“Waste not, want not” goes the aphorism, and Jonathan Miles’s second novel (after the success of Dear American Airlines) explores both themes to their fullest extent: the concept of waste – from lives spent profligately, to garbage and excrement – and ordinary people’s conflicting desires. In three interlocking story lines, Miles looks for what is really of human value at a time when everything seems disposable and possessions both material and digital can exert a dispiriting tyranny.
The novel opens on Thanksgiving 2007, with New York City buried under an early snowstorm. The nation’s annual excuse for gluttony makes a perfect metaphorical setting for Miles’s exposé of food waste and consumerist excess. Like Ozeki’s, this novel takes environmental issues seriously but doesn’t ever resort to polemic. It’s a humane story, one for time beings everywhere. This is one I really wish I had written.
[See my A+ review in What Should I Read Next]
Jane Austen meets Downton Abbey. Could this be better than the original? (Pride and Prejudice, that is.) Perhaps better is not the right word, but fuller: Baker’s is a fully convincing and unbiased vision of early nineteenth-century English life, featuring multiple classes and races – and it doesn’t airbrush away unpleasant bodily realities.
Longbourn is (for the most part) meticulously contemporaneous with the action of Pride and Prejudice. A house the size of Longbourn was run by a small band of servants; all Baker has done in the way of invention is to give faces and stories to those previously nameless below-stairs characters – expanded roles for Mr. and Mrs. Hill (the latter both housekeeper and cook); young maids Sarah and Polly; and a new footman with murky origins, James Smith. For the most part, readers are limited to knowing whatever the servants can overhear or imply. The Bennets’ utter obliviousness to the reality of life for the lower classes is slyly juxtaposed with a growing awareness of the brutality of slavery. Baker also expertly mimics Austen’s trademark use of free indirect speech and witticisms.
Our protagonist, housemaid Sarah, is a feisty heroine of the lineage of both Elizabeth Bennet and Jane Eyre; indeed, the first line is particularly reminiscent of Jane Eyre: “There could be no wearing of clothes without their laundering.” Like Miss Eyre, Sarah is an eager orphan who turns to books for temporary escape from her troubles; like Lizzie, she faces a similar choice between two very different suitors; and again like Jane, she will set off on a fraught, solitary adventure to secure true love. Meanwhile, there is just the right level of earthiness (chilblains, scars, lice, reeking chamber pots, and so on) here to root the romantic plot in reality. Kudos to Jo Baker.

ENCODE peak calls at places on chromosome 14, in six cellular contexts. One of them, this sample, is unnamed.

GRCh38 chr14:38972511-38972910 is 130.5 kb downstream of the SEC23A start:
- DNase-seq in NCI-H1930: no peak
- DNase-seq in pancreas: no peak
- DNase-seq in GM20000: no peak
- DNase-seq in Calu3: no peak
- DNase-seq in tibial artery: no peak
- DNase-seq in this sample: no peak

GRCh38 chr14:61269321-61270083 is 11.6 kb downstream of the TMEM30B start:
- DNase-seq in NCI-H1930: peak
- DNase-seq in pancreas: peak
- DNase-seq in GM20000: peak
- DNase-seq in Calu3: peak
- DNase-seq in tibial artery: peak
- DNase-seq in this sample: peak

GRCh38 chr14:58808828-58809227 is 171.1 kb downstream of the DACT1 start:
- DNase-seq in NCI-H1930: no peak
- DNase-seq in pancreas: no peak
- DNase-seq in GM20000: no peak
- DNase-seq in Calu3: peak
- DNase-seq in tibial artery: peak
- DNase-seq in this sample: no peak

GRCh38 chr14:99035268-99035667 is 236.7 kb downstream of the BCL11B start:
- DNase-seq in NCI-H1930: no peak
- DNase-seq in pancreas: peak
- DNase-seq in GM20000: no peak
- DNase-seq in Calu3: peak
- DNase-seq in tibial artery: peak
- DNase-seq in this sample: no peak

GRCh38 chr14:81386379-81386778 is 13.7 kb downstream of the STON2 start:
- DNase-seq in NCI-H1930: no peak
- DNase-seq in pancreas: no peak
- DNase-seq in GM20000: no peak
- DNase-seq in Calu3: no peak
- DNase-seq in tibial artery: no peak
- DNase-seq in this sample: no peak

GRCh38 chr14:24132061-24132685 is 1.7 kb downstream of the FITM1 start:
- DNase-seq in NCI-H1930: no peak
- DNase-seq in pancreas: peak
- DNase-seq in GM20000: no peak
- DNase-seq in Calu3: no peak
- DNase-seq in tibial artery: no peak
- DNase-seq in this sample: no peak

For fans of Toni Morrison and Alice Walker, this last selection will be a special treat. Mathis’s debut novel is the achingly sad saga of one black family making their way north and fighting to break free from poverty and prejudice. In the early years of the 1920s, Hattie Shepherd longs to escape from Georgia, where her father was lynched. When she marries August, they set off hopefully for Pennsylvania only to watch their seven-month-old twins, Philadelphia and Jubilee, die of pneumonia despite Hattie’s desperate ministrations.
This loss will haunt Hattie throughout the years to come, even though she bears nine more children (who, together with the dead twins and a granddaughter, form the twelve tribes of the title – an explicit echo of the dozen tribes of Israel in the Hebrew Bible). Violence, disappointment, love affairs, and discrimination: from the 1920s through to the 1980s, Mathis traces an American family in crisis and suggests that, clichéd as it may sound, love may have the power to heal what seem like fatal emotional wounds.
Each chapter shifts to the perspective of another of Hattie’s offspring, in either first- or third-person narration, making for an impressive variety of voices and styles. Readers gain an intimate view of each of the children, but also of Hattie herself, through the composite, peripheral glances each chapter allows. Hattie is a troublesome yet compelling character; as cold as she often seems to her children, she feels things deeply. One perceptive daughter realizes “She’d never seen her mother laugh…She’d never seen any joy in her at all. Hattie had been stern and angry all of Bell’s life, and it occurred to her that her mother must have been very unhappy most of the time.”
Mathis’s novel is also strong at the level of language and allusion; she subverts biblical narratives even as she relies on them for structure. The pattern of devoting one chapter to each family member reminded me of Hanna Pylväinen’s We Sinners, while the portentous biblical rhetoric, applied to the reality of southern and/or African-American lives, recalls not just Morrison and Walker but also William Faulkner. It’s no surprise that Oprah Winfrey chose The Twelve Tribes of Hattie for her book club relaunch. With writing this confident and characters this convincing, it will be a pleasure to await Mathis’s next work of fiction.